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Tuesday, March 29, 2005 Posted: 7:07 PM EST (0007 GMT)

LOS ANGELES (CNN) -- Famed attorney Johnnie Cochran, 67, perhaps best known for his defense of O.J. Simpson, died Tuesday at his home in Los Angeles.

"Johnnie Cochran was a loving, heartful human being who cared about everybody," said Pastor William Epps of the Second Baptist Church in Los Angeles, which Cochran attended for 18 years.

Cochran had been in a hospice suffering from a neurological problem, Epps said.

Simpson told CNN: "I loved him as a good Christian man. I look at Johnny as a great Christian. I knew him as that. He was a great guy."

Simpson said he last saw Cochran at an L.A. Lakers basketball game a few months ago and found the flamboyant lawyer to be in good spirits. "We were praying for him then, and I still am," Simpson said.

Simpson added that he knew Cochran long before he hired the African-American lawyer to lead his 'Dream Team' defense. "I was in social circles with Johnnie and we knew each other in that way," he said.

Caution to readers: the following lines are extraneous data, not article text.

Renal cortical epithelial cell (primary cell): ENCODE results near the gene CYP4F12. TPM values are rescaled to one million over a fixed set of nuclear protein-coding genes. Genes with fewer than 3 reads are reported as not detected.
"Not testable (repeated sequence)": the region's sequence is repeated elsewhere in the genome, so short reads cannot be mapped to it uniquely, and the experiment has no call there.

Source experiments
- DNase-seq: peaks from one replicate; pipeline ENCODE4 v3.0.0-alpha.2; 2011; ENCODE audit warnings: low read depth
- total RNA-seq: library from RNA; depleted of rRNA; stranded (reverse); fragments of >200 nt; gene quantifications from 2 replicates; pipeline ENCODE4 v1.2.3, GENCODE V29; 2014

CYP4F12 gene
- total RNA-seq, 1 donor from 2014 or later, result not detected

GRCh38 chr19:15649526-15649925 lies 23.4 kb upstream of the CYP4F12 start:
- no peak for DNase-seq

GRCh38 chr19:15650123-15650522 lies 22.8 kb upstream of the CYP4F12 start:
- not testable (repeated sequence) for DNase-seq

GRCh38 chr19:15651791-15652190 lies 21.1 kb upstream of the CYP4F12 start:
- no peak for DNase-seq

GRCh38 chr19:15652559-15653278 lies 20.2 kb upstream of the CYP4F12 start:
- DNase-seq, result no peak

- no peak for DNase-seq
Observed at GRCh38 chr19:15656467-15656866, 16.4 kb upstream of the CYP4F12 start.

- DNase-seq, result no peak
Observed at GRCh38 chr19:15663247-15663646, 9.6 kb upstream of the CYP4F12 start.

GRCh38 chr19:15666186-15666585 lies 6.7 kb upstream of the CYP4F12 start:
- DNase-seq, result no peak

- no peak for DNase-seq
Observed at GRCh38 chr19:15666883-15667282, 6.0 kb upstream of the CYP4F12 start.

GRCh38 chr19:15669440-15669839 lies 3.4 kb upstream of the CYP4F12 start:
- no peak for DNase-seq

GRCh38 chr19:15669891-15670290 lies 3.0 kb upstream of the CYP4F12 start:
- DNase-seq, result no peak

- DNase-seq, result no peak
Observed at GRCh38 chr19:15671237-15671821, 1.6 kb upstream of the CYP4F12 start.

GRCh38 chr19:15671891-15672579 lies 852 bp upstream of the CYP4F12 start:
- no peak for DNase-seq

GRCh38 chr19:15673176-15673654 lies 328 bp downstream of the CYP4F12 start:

In 1994, Simpson was accused of killing his second former wife, Nicole Brown Simpson, and her boyfriend Ron Goldman.

As Simpson's lawyer, Cochran famously quipped, "If the glove doesn't fit, you must acquit," when Simpson tried to -- but couldn't -- fit his hands inside the killer's gloves.

Cochran's successful defense led to Simpson's acquittal.

Johnnie L. Cochran, Jr. was born in Shreveport, Louisiana on October 2, 1937, the great-grandson of a slave.

He grew up in Los Angeles, went to UCLA for college and received his law degree from Loyola Marymount University. He passed the California bar in 1963, took a job in Los Angeles as a deputy city attorney in the criminal division.

Two years later, he entered private practice and soon opened his own firm, Cochran, Atkins & Evans. By the late 1970s, he had made his name in the black community, and was litigating a number of high-profile police brutality and criminal cases. In 1978, he joined the Los Angeles County district attorney's office, but returned to private practice five years later.

The People v. O.J. Simpson brought Cochran worldwide fame, but while he went on to defend other celebrities he would also accept less high-profile names, particularly when alleged police misconduct was involved.

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